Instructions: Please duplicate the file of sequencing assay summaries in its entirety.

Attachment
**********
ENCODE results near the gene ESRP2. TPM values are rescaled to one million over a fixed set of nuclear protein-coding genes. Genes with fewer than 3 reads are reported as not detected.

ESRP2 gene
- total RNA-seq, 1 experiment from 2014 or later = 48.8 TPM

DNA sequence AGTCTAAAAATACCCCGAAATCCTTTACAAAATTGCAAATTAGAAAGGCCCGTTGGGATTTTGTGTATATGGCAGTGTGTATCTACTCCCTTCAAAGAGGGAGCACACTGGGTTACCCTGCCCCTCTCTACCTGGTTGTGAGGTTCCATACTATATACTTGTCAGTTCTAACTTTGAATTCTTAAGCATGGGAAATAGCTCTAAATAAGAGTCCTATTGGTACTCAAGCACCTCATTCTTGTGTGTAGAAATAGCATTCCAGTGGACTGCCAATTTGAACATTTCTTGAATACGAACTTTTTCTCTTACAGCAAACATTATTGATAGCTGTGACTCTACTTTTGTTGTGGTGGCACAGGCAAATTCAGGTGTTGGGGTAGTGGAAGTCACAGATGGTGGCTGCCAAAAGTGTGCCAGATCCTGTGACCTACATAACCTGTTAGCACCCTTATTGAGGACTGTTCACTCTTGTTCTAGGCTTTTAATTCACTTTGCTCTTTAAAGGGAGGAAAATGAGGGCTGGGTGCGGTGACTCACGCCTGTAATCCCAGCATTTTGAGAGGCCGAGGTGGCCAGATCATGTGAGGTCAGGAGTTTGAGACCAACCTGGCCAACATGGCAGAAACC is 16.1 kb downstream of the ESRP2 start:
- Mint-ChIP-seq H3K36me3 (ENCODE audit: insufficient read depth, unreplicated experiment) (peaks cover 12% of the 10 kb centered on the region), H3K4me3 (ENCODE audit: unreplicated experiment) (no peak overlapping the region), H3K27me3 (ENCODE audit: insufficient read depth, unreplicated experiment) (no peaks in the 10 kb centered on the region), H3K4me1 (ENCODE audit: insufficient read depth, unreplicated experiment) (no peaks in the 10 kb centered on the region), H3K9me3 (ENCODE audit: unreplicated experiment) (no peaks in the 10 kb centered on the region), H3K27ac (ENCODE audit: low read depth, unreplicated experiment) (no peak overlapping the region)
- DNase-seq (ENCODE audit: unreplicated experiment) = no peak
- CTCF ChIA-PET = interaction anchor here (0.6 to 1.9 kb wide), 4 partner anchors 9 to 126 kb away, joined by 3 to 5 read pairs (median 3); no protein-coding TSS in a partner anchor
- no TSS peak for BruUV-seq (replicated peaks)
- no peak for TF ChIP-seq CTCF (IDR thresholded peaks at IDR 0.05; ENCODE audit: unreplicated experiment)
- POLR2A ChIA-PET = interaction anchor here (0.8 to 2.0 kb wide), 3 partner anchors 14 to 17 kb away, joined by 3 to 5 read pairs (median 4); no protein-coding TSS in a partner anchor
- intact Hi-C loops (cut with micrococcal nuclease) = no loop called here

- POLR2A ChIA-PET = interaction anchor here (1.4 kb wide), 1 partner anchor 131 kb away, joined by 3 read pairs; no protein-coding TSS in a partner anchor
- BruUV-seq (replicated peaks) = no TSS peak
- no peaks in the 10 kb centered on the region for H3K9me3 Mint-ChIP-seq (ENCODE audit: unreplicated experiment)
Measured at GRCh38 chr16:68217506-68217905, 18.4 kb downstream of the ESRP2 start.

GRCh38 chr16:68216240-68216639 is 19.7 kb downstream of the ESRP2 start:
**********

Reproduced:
ENCODE results near the gene ESRP2. TPM values are rescaled to one million over a fixed set of nuclear protein-coding genes. Genes with fewer than 3 reads are reported as not detected.

ESRP2 gene
- total RNA-seq, 1 experiment from 2014 or later = 48.8 TPM

DNA sequence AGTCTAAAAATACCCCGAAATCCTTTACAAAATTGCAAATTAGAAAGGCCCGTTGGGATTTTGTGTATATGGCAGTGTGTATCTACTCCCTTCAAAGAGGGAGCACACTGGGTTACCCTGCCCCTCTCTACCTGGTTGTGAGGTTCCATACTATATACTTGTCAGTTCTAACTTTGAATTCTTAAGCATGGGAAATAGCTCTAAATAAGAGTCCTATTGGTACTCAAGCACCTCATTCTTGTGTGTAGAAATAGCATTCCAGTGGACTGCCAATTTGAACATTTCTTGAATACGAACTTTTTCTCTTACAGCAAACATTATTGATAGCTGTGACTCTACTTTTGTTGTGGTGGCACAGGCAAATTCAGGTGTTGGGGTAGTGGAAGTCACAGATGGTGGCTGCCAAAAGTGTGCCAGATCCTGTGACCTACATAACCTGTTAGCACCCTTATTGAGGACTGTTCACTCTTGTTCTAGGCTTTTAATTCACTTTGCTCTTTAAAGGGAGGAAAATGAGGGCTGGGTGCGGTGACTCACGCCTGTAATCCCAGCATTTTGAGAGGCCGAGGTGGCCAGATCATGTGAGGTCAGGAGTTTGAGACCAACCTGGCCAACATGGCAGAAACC is 16.1 kb downstream of the ESRP2 start:
- Mint-ChIP-seq H3K36me3 (ENCODE audit: insufficient read depth, unreplicated experiment) (peaks cover 12% of the 10 kb centered on the region), H3K4me3 (ENCODE audit: unreplicated experiment) (no peak overlapping the region), H3K27me3 (ENCODE audit: insufficient read depth, unreplicated experiment) (no peaks in the 10 kb centered on the region), H3K4me1 (ENCODE audit: insufficient read depth, unreplicated experiment) (no peaks in the 10 kb centered on the region), H3K9me3 (ENCODE audit: unreplicated experiment) (no peaks in the 10 kb centered on the region), H3K27ac (ENCODE audit: low read depth, unreplicated experiment) (no peak overlapping the region)
- DNase-seq (ENCODE audit: unreplicated experiment) = no peak
- CTCF ChIA-PET = interaction anchor here (0.6 to 1.9 kb wide), 4 partner anchors 9 to 126 kb away, joined by 3 to 5 read pairs (median 3); no protein-coding TSS in a partner anchor
- no TSS peak for BruUV-seq (replicated peaks)
- no peak for TF ChIP-seq CTCF (IDR thresholded peaks at IDR 0.05; ENCODE audit: unreplicated experiment)
- POLR2A ChIA-PET = interaction anchor here (0.8 to 2.0 kb wide), 3 partner anchors 14 to 17 kb away, joined by 3 to 5 read pairs (median 4); no protein-coding TSS in a partner anchor
- intact Hi-C loops (cut with micrococcal nuclease) = no loop called here

- POLR2A ChIA-PET = interaction anchor here (1.4 kb wide), 1 partner anchor 131 kb away, joined by 3 read pairs; no protein-coding TSS in a partner anchor
- BruUV-seq (replicated peaks) = no TSS peak
- no peaks in the 10 kb centered on the region for H3K9me3 Mint-ChIP-seq (ENCODE audit: unreplicated experiment)
Measured at GRCh38 chr16:68217506-68217905, 18.4 kb downstream of the ESRP2 start.

GRCh38 chr16:68216240-68216639 is 19.7 kb downstream of the ESRP2 start: